For basic information about what to include or not include on your CV, click here: CV–Basics. If you are new to the UK and have never written a UK style CV, this could be useful to you.
If you are unsure how to make your CV look beautifully formatted, take a look at this simple guide: How to Format your CV
There are two main types of CV that will be relevant to you: a Traditional CV and a Skills Based CV. To understand the difference between them and to find out which one might be right for you, click here: Traditional and Skills Based CV
Advice from Employers
There is no one right way of doing your CV but there are some general guidelines that it would be wise to follow. Of course, different employers will have different preferences – see the film below to hear employers give advice on what they are looking for in a CV.
Courtesy of CareerPlayer, the UK’s No.1 career advice site for graduate jobs https://careerplayer.com/
Skills | Personal Strengths | Achievements | Experience | Knowledge | Attitude
Here are a few things to consider before you start sending out your CV to employers:
- Do not use the same CV for every application
- Each CV you send should be geared specifically towards that individual job role and industry
- Always send with a covering letter/email, click here for more information.
Before you apply for a job:
- read at the job advert and person specification carefully
- identify the key skills, experience and knowledge they are looking for
- research the company (click here for more information on this)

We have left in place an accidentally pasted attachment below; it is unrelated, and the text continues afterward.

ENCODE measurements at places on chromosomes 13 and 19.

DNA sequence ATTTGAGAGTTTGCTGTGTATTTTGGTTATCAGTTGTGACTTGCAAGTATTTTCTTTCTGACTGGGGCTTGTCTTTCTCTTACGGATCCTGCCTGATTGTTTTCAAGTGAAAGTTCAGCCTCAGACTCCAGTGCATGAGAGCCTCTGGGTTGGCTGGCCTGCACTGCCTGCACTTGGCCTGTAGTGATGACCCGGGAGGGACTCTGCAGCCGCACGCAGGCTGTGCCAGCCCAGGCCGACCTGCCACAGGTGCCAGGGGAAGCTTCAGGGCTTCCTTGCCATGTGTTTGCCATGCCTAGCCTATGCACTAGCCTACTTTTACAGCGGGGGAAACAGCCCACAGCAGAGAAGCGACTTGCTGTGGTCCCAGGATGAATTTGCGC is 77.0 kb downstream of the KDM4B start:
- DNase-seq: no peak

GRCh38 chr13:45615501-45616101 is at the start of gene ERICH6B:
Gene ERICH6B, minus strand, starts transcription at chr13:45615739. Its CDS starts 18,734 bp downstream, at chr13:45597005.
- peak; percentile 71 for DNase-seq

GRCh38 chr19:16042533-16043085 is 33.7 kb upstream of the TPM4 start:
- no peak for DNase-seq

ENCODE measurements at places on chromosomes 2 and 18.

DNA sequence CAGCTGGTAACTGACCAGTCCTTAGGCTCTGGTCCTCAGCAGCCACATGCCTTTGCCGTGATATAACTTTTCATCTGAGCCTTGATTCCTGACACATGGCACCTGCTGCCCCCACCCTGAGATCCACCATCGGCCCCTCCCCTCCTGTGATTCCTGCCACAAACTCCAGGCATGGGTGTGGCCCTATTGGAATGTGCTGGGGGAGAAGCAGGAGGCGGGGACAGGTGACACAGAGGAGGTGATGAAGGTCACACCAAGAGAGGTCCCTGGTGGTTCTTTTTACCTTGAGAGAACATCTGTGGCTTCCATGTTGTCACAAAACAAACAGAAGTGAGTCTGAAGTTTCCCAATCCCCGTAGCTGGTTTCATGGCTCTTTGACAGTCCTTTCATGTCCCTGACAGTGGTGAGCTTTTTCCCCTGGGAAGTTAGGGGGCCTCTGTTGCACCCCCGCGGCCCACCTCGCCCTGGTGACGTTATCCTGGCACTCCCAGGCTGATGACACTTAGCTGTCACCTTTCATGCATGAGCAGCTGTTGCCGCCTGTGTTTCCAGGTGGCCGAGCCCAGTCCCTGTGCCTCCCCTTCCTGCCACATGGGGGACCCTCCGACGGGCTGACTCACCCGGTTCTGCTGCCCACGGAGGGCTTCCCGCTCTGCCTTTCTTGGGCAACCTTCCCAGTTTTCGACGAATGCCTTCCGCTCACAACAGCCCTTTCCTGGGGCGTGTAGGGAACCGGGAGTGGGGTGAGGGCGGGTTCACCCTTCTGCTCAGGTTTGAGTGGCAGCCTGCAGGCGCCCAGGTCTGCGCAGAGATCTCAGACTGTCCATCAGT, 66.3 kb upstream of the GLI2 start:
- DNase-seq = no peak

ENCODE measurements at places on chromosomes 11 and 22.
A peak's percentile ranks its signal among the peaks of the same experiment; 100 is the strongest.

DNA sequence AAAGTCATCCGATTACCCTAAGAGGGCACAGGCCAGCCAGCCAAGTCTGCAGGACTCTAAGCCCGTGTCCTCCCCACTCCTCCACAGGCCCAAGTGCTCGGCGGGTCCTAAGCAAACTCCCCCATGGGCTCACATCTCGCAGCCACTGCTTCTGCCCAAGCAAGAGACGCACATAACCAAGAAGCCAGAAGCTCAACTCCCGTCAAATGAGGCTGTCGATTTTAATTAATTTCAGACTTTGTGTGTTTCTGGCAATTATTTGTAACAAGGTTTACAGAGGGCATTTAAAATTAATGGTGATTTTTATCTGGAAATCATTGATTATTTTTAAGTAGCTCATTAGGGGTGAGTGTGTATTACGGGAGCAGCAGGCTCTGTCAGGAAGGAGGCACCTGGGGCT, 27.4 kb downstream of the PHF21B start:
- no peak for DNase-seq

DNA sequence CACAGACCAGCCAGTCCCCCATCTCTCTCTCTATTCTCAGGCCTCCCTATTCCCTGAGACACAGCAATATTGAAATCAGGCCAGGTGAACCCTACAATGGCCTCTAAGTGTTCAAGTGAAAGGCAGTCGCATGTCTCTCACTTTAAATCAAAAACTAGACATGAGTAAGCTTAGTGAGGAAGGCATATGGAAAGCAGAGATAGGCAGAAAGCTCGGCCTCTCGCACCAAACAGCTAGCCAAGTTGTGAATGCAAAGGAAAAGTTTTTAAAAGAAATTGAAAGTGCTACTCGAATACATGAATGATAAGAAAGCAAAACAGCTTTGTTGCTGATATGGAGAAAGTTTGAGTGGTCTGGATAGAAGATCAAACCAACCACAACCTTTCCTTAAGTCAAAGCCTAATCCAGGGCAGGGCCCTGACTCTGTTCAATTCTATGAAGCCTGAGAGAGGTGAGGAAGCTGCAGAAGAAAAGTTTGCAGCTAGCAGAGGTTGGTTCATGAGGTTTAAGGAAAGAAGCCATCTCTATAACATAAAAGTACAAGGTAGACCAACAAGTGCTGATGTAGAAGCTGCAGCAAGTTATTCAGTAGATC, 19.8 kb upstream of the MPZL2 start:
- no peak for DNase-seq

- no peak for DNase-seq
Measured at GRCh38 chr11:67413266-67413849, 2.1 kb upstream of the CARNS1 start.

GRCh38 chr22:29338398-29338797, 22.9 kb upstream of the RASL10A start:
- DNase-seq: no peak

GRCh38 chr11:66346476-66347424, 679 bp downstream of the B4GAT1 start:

Your CV should show that you have the skills they are looking for. You should try to demonstrate this by giving evidence of how you have achieved those skills. For example, don’t just say you have leadership skills, demonstrate what you have done to achieve those skills.
Think about your past job roles in terms of skills, personal strengths, achievements and experience rather than just duties you performed. Employers are interested in your ‘transferable’ or ‘soft’ skills. These are skills that you can take from job to another, for example:
- Have you achieved something notable during your employment?
- What was your significant contribution?
- Did you learn any specific skills?
- Did you implement any new systems?
- Did you exceed your sales targets or increase profitability?
- Were you particularly successful on any projects?
- Was there something notable about the environment you were working in?
The Sunderland University guide gives a more detailed assessment of how to target you CV to a specific job role: https://sls.sunderland.ac.uk/ces/students/cv-applications-and%20covering%20letters/targeting-your-cv/
To make your CV sound more interesting than just a list of things you have done, consider the language that you use to describe your experiences. Try to make an ‘active’, ‘dynamic’ document that really emphasizes what you can do and how this will benefit the company you are applying to.
Below is a list of active words, but be careful not to overuse them. Click here for more vocabulary.
|Organizational skill words
What do I put on my CV if I have never had a job?
When you have little experience of employment, it is difficult to know what to put on your C.V. This is one of the reasons why it is so important to get involved with various activities while you are at university such as:
- part-time jobs
- work placements/ internships
- university societies
- voluntary work
- charity events
- sporting events
- student representative
- student ambassador
- entrepreneurship (Business Enterprise Certificate)
- blog writing (write for us)
All these activities help you develop your skills and demonstrate to an employer that you are a motivated, capable individual with the kind of skills they are looking for.
For further information and some CV examples, take a look at the links below.
London Campus guide to CV writing: Beginner’sCVGuide2015pdf